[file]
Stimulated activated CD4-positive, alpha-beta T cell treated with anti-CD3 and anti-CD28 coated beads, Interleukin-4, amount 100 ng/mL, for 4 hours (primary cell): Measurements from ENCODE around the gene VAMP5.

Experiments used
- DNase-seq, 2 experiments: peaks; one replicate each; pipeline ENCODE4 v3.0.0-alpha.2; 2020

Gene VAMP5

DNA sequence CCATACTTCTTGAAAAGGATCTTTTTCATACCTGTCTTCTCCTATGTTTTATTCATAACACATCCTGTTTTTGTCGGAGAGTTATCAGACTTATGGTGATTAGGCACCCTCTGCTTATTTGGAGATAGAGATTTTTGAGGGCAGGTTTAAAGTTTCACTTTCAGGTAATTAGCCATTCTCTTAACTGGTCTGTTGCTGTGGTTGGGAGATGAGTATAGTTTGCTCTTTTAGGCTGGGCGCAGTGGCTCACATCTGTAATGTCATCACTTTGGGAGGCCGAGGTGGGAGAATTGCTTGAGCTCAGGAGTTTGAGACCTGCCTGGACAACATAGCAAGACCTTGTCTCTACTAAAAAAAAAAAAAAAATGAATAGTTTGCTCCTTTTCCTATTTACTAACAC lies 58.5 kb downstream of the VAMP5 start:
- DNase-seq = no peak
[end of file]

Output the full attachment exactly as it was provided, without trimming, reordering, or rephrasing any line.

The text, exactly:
Stimulated activated CD4-positive, alpha-beta T cell treated with anti-CD3 and anti-CD28 coated beads, Interleukin-4, amount 100 ng/mL, for 4 hours (primary cell): Measurements from ENCODE around the gene VAMP5.

Experiments used
- DNase-seq, 2 experiments: peaks; one replicate each; pipeline ENCODE4 v3.0.0-alpha.2; 2020

Gene VAMP5

DNA sequence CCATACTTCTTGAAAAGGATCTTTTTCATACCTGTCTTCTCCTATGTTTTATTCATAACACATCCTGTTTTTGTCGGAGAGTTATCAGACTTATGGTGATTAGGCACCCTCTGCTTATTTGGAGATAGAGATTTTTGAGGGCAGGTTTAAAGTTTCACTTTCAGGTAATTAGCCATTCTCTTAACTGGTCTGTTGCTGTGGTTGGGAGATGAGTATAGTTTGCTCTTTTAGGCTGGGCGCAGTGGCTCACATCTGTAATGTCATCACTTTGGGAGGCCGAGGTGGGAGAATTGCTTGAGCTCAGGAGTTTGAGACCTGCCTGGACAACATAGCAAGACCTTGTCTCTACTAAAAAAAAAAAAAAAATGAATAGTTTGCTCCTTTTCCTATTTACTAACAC lies 58.5 kb downstream of the VAMP5 start:
- DNase-seq = no peak